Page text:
About the muting transistors.
2) tracing the pins of the transistors back to the opamps output (pins 1 and 7) show no connection at all to those shorted pins!
They are not directly connected, there is also a small resistor in the output path (part of the biasing circuit for transistors?) but it shouldn't affect sound quality.

OPAMP>-[R]->[MUTING]->[jack]

I suppose the circuit is the same for the other channels (the small ICs are just dual transistors in a single package)
post #1793 of 2194
From an old post, describing effect of coupling-capacitor value and frequency response for the SB0460.
- note largest effect is low-freqency response.
- table shows typical capacitor values, derived from CS4382 DAC, Wolfson WM8775 ADC design/eval notes and acutal measurements.
- additional coupling-capacitor selection data in Wolfson app note below.

Old Post, Sept 22 2007, coupling cap values vs., shorted, RMAA response and graphs:
http://www.head-fi.org/forums/3283113-post1312.html
X-FI-MOD-073b - eSnips, share anything

Table, calculated results:
X-FI-MOD-118-SB0460 Coup Cap - eSnips, share anything

Conclusion:
- point of no or little practical performance increase is about 33~47uf...

REFs:
SB0460
- Cirrus Logic: CS4382 DAC (Zo analog: 3k) (PSRR: 60db @ 1khz) (stock: Jamicon 22uf @ 16vdc)
- Wolfson: WM8775 ADC (Zo analog: 10k app note) (PSRR: 45db) (Stock: WinCap NP 4.7uf @ 16vdc)

Wolfson AC Coupling Capacitor Selection App Note:
http://www.wolfsonmicro.com/uploads/...en/WAN0176.pdf
post #1794 of 2194
catx -
Quote:
there is also a small resistor in the output path (part of the biasing circuit for transistors?) but it shouldn't affect sound quality
Well, it is probably resistor with relatively low value (I say like 100 ohms) to protect the output opamps from shortcut in cable/connectors. It sure does affect the sound quality, but after the opamps we are out of the pre-amp supersensitive stage, so the impact will be very small.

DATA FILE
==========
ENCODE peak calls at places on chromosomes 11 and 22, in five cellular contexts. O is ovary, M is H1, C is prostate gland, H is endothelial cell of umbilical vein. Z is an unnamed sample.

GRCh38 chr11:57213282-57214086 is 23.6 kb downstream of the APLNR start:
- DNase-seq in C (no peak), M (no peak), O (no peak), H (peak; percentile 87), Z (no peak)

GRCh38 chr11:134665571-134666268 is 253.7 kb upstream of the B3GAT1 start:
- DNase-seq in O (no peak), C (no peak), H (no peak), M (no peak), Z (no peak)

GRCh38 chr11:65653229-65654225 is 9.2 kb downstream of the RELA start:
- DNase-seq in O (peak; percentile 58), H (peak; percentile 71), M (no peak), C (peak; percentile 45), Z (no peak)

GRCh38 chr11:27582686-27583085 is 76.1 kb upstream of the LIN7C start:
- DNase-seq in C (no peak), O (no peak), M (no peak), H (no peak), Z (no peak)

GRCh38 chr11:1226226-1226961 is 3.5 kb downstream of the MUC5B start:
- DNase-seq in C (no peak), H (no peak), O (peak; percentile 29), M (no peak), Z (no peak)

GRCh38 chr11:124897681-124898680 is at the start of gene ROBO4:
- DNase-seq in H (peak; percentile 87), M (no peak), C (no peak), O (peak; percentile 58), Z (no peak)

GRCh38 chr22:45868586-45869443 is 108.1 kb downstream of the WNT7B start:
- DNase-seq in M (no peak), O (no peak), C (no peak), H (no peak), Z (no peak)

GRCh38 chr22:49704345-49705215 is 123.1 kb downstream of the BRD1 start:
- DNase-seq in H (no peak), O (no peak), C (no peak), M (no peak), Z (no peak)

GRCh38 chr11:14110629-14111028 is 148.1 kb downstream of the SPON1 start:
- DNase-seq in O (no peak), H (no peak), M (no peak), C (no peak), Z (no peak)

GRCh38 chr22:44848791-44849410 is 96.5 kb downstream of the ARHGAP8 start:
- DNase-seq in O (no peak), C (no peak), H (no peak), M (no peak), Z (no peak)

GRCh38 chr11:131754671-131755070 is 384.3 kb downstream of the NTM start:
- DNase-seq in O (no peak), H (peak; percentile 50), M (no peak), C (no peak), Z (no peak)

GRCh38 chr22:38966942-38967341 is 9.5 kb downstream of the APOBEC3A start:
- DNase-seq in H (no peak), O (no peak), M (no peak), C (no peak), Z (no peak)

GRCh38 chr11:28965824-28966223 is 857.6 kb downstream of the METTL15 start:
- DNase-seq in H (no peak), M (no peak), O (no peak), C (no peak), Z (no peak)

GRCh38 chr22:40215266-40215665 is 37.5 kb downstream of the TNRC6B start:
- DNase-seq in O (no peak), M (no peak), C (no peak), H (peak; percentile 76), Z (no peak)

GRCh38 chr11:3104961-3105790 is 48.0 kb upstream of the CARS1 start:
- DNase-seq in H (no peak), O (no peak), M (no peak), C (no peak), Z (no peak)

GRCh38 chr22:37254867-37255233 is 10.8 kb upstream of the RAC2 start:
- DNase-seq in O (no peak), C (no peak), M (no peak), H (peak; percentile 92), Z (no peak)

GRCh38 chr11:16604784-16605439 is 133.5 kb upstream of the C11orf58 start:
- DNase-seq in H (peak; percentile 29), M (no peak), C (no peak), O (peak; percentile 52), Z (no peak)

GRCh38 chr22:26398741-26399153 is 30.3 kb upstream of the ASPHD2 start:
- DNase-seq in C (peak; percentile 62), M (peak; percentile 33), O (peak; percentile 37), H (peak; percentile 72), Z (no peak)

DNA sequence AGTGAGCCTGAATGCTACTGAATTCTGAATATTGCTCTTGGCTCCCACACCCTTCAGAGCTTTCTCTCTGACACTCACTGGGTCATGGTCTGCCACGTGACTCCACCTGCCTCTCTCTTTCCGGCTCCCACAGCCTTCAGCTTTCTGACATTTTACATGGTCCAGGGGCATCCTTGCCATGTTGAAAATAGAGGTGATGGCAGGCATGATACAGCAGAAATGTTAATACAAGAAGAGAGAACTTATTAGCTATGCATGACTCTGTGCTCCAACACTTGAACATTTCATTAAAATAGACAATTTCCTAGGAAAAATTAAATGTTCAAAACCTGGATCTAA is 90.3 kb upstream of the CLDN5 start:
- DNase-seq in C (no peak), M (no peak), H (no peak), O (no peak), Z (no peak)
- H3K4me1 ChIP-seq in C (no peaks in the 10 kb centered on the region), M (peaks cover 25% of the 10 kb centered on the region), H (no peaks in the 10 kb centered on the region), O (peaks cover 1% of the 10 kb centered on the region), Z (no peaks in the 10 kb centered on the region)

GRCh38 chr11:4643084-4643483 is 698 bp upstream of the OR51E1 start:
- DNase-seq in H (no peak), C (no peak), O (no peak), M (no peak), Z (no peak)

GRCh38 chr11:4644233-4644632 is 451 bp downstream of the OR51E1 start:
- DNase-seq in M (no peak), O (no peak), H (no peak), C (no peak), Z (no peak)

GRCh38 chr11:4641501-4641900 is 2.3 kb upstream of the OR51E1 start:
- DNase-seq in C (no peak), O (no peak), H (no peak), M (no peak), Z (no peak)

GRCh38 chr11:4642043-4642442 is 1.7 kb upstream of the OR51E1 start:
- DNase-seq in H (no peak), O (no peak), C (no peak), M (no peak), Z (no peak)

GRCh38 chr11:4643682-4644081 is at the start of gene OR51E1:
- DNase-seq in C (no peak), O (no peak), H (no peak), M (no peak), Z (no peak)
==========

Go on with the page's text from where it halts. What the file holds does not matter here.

I say keep it there.

Quote:
I suppose the circuit is the same for the other channels (the small ICs are just dual transistors in a single package)
That sounds very logical, thank you. Now how these small dual transistors have their pins connected, so we know what to short?

Regardless, usually the single package transistors has in the single pin side a collector pin. I fail to see how shorting two colectors could bypas the signal over them, but not for long.

If I undertstand this right, then it is necessary to use TWO transistors per channel to get the positive AND the negtive parts of the audio signal thru. So these transistors are about to be in parallel with their collectors and emitors, hence shorting the two collectors do the job.



As you can see, shorting the collectors OR emitors really does the job there. But how with these dual transistors?!




About AD8599 opamp
(testing made my friend, imperialreign, who have tad better ears that me and take music really seriously)

Fatal1ty with LM4562


Fatal1ty with AD8599


I ran the AD8599 tests 4-times each to make sure of those results - comparatively, the AD8599 allows for a better dynamic range at all testing levels, compared to the LM4562... it might only be an average difference of -2dbA, but for such a small component that's a lot...

THD and IMD+N results for the AD8599 are very-slightly better, the most improvement difference, though is at 16bit playbacks; coupled with the slightly higher dynamic range, I'd conclude as well that these OPAMPs aren't as affected by EMI as the LM4562.

Also of note - the AD8599 rated better at stereo crosstalk than the LM4562... meaning there's less channel bleeding.

TBH, the AD8599 sounds the same to me now as it did after first installation (surprisingly). I really also dig how they sound compared to the LM4562 as well; the 4562 OPAMPs produce some very sharp frequencies that I personally found to be annoying at times. The 8599 has a lot warmer sound, IMO it has a lot more depth to it.

For the cheaper price, I'd say it ousts the 4562.
post #1795 of 2194